The family guide to going back to school with technology

Boston Children's Digital Wellness Lab
Share this:
Jump to

Sharpened pencils and cool first-day outfits have always been part of the back-to-school fun, but for today’s kids, things aren’t as analog as they used to be.

Schools are accelerating the integration of technology into classrooms and for use in assignments, making it challenging for both parents and kids to keep track of everything from school-issued devices to new learning apps, and to learn how to communicate digitally with teachers, other parents and friends. Read this guide for tips on how to better support and manage your child’s relationship with technology to create a healthy learning environment and good tech habits.

Technology for learning.

Research from Education Week found a dramatic increase in the number of school districts providing one-to-one devices for students (i.e.each student has their own device). The number of districts with one student per device in high school and middle school increased from 66% and 65%, respectively, to 90%. In elementary school, the change was even more dramatic, from 42% of districts to 84% of districts. This increase in one-on-one access means your child will likely be using a device for online assignments and homework.

Many students have positive views about using technology in their learning and feel like it adds to their understanding of the material or enables them to access more digital resources. Digital tools have also been shown to provide opportunities for students to increase their digital social skills.

Edtech can provide students with learning opportunities delivered in a format they know well, but it can present some of the same challenges as the connection- and amusement-focused technology kids and teens use during their non-school hours. This makes it important for parents to help their children balance and manage their device use both in and out of school.

Kid using phone under table in classroom

The importance of self-regulation.

Self-regulation refers to our ability to control our behavior and manage thoughts and emotions in appropriate ways. It’s critical to help children develop self-regulation skills so they learn how to handle conflicts, stress, and take care of their overall well-being.

There are four main categories of self-regulation: physical, emotional, mental, and social.

Physical: Physical self-regulation helps kids control impulses to lash out physically in anger or frustration.

Emotional: Emotional self-regulation helps kids calm down intense feelings and control emotions so they aren’t overwhelming.

Mental: Mental self-regulation helps kids concentrate and develop the discipline necessary to learn and perform tasks.

Social: Social self-regulation helps kids form strong relationships by not letting strong impulses or emotions control our behavior.

Research suggests that students’ use of digital tools may result in lower self-regulation. The very features of the technology they use — instant gratification, immediate feedback, distractions at the click of a button — can inhibit self-regulation. Following are some tips to help mitigate these effects and help children develop better self-regulation to set them up for success in school and beyond.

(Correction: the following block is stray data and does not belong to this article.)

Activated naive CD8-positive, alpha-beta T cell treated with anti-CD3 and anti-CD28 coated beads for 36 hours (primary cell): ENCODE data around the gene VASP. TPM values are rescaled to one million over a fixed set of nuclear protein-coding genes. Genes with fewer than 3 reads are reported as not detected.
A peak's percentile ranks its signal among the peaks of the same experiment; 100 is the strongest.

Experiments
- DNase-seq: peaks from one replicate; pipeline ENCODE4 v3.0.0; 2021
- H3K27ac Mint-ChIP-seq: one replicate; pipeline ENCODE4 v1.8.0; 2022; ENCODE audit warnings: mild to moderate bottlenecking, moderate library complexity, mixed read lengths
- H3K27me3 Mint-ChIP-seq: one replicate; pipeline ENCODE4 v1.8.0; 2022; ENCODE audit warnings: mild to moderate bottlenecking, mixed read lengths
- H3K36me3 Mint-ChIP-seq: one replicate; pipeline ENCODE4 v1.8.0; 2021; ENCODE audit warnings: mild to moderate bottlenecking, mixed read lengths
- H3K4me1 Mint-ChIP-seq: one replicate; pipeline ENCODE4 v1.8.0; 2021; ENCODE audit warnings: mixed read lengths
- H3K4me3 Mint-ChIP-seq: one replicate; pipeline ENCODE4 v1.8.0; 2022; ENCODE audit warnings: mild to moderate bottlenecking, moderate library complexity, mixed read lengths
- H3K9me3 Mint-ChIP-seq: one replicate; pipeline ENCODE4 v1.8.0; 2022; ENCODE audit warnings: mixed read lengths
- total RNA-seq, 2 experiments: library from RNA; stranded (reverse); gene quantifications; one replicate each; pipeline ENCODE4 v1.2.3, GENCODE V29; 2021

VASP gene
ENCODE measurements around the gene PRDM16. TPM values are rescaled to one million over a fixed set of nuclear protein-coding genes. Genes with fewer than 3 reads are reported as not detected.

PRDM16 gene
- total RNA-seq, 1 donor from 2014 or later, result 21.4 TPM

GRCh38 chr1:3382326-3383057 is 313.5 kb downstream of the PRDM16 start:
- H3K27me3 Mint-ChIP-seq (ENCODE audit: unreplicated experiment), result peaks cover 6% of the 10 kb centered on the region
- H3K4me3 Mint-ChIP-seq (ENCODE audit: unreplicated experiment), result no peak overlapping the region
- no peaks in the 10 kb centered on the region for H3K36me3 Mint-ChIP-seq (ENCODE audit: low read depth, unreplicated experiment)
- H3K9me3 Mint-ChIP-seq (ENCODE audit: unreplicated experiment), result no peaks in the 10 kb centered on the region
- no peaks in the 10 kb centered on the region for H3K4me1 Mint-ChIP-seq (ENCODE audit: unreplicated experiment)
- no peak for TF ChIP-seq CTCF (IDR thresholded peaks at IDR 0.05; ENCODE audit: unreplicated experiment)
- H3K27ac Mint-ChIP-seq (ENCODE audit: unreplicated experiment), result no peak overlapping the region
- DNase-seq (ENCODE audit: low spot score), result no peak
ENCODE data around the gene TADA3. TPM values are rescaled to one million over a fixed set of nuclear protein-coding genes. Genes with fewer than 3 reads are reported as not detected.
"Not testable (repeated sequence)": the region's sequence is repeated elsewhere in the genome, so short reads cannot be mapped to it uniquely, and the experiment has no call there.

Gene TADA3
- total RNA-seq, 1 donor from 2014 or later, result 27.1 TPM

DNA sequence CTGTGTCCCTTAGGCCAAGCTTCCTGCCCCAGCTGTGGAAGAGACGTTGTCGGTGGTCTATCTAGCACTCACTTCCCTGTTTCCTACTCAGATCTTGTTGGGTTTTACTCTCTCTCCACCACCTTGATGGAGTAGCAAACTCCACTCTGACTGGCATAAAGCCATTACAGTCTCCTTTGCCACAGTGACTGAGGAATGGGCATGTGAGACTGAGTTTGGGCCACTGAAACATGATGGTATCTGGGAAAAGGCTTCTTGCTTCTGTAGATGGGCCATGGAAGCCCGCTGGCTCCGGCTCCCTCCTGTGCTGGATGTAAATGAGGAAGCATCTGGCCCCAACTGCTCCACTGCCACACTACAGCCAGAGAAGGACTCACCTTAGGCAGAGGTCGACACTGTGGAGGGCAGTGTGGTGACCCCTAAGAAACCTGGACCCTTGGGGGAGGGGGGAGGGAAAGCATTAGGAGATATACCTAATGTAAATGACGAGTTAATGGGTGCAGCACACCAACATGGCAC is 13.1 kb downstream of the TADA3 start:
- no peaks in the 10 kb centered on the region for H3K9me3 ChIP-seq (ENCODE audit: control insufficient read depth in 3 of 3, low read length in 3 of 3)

Limit distractions and multitasking.

Media multitasking (texting while listening to a lecture, for example) is tempting but can have negative consequences for academic performance. Talk to your child about how media multitasking and other distractions can interfere with their ability to learn. Help them stay focused and retain what they’re learning by working with them to create agreements for study environment rules and practices.

Your child may need to use digital media or technology to complete their homework, but make sure other distractions are put away. If they have a cell phone, remind them to put it on silent and keep it in another room while studying. Additionally, using techniques like a focus timer can help them concentrate on the task at hand and develop stronger mental self-regulation.

By giving them the information and tools they need to keep themselves focused, you’ll empower them to develop lifelong discipline and tech boundaries. (But don’t forget to check in with them to see whether they need additional support.)

Set up routines.

Routines are essential processing shortcuts for our brains that help us establish good habits. They help relieve stress, improve time management, and make tasks easier and more consistent. Establishing a daily routine is important for everyone, not just young children. Whatever your child’s age, help them create a routine for each section of their day (morning, afternoon, and evening), including how they plan to use technology throughout. A healthy, balanced routine can help your child improve their study habits and commit to specific goals. For example, if you establish a nighttime routine where tech is turned off or put away between 8 PM – 7 AM, you’ll help them improve their sleep now and in the future.

Learn with your child.

As your child starts using more technology for school, teachers might take advantage of digital tools to keep parents “in the loop.” Be sure to ask teachers what tools they’re using for the year, like Class Dojo, Google Classroom, Talking Points, or other communication tools, so that you can familiarize yourself with them and ensure you get all the updates on your young scholar!